Do You Really Need Paper Files?

Recently, I saw a question in The Organized Genealogist Facebook Group that caught my eye: “How does everyone organize paper files? …Are paper files even needed anymore?”

If you have been reading my blog for a while, then you know that I am a big believer in going digital with your research.  I love having my files at my fingertips on any device, at anytime.  I love that my tree is backed up on my computer, various cloud storage sites, and flash dries.  And?  It only takes up the space of my laptop.  That’s important, because in my tiny studio, I don’t have the space for a file cabinet or large bookshelves.  It just isn’t feasible for my space.

But can you go complete paperless?  The short answer: Mostly.

The key word is mostly.  With technology, you no longer need to have print outs and photocopies and handwritten notes sprawled out on random Post-Its and napkins.  In all honesty, you don’t really need to print much out to begin with.  When you find a record online, then just save it digitally.  When you need to take notes, add it to your family tree program or note-taking program like OneNote.

Of course, there are instances where you will need to order records from courthouses or archives.  The first thing I do is scan the document so I have a digital copy of the file.  Then I store the record in file folders (preferably legal sized) and then in boxes.  I am not going to throw away a document I just paid for, even if it is in paper.

There are also times when I will write or print something out to see a research problem clearer.  Sometimes, the act of taking a pen to paper can draw out new ideas that typing on a keyboard just can’t.  Or sometimes, if I print a problem out and leave it on my bulletin board, I will randomly get inspired with a new idea to try or something I forgot to consider.  But once I am done with the paper, I will scan it using my phone and either stick it into OneNote (my note-taking program of choice) or save it in my digital filing system.

So can I go paperless in genealogy?  Mostly.

What about you?

 

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4 Responses to Do You Really Need Paper Files?

  1. I’m “old school,” or maybe I’m just old. I love paper. I love the feel of paper and I love the idea that there’s a physical connection between my ancestors and me. No matter that my ancestors never touched that particular piece of paper: they touched some piece of paper nearly identical to the one I’m holding (if it’s a photocopy or a printout of a digital scan). That being said, I love digital images because they can be enlarged and combed through for every last detail, evaluated, and sometimes manipulated to enhance the handwriting or the image, if it’s a photograph. As far as organization: it’s much easier for me (old school/old) to arrange, organize, and file actual papers than organize digital files. I hope I never have to do it one way or the other, though, and maybe with time, I’ll be thrilled to go completely digital. Maybe.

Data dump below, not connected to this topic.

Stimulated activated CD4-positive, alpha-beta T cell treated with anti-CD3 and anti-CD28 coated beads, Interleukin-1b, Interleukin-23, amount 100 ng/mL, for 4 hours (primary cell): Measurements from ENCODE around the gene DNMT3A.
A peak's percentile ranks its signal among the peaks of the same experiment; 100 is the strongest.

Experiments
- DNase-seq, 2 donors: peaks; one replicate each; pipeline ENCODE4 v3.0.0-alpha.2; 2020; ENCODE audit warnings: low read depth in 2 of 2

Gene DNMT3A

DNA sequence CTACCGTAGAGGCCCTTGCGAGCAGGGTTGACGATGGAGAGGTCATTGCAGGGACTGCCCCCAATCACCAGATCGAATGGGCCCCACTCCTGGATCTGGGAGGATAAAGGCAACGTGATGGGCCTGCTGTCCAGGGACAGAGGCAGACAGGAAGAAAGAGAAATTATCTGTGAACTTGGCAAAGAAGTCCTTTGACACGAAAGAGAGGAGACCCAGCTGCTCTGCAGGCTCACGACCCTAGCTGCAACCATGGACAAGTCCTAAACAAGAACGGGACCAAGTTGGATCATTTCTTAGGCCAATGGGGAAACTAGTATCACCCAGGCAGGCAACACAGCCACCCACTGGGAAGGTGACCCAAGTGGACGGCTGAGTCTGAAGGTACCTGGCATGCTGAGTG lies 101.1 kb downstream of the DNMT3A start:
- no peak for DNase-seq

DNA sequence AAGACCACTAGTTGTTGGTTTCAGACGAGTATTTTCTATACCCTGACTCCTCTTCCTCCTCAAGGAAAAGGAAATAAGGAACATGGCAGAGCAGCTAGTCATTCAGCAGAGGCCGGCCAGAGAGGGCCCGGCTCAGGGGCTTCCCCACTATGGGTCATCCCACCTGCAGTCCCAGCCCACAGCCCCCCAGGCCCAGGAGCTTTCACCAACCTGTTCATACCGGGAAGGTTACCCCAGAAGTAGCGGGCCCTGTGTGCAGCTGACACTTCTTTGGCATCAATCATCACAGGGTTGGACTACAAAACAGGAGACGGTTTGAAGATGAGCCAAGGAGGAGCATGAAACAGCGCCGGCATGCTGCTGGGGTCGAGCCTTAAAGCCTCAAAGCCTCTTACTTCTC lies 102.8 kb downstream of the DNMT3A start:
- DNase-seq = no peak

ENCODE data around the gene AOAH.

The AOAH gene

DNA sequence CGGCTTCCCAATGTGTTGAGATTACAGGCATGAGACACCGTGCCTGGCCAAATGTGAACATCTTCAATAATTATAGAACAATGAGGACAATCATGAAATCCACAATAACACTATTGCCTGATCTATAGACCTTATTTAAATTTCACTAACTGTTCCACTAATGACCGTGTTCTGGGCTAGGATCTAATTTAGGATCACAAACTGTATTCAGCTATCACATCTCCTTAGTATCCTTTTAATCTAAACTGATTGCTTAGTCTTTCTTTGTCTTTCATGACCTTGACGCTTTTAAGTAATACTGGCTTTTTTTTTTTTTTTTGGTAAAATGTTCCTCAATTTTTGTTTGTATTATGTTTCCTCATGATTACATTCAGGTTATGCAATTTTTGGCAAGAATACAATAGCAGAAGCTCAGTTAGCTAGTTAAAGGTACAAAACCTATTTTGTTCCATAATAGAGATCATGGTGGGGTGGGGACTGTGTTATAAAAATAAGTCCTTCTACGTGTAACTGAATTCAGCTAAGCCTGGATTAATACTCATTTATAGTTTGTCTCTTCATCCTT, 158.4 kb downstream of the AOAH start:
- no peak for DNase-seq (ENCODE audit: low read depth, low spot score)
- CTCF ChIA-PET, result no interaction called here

2. Elyse,
    I am a pack-rat by nature, but I’m working on my own 12-step program to reduce my hard copy files. I am a One Note user myself and it has been immensely helpful in breaking my hard-copy habit. One thing I HAVE TO EMPHASIZE is if you do go paperless, use back-up protocols that include on-site back-up, off-site back-up, and cloud storage.

    That being said, no digital storage can compare to holding the letter sent to my wife’s GG Granfather to his sister about their family history…priceless.

    • True, I forgot to mention that. But yes, having back ups and lots of back up plans is important regardless of whether or not your research is paper or digital.

  3. For all of you who are partly, or mostly digital genealogists and have doubts about backing up your work in multiple places, I recommend you read the many columns Dick Eastman has written on the subject.

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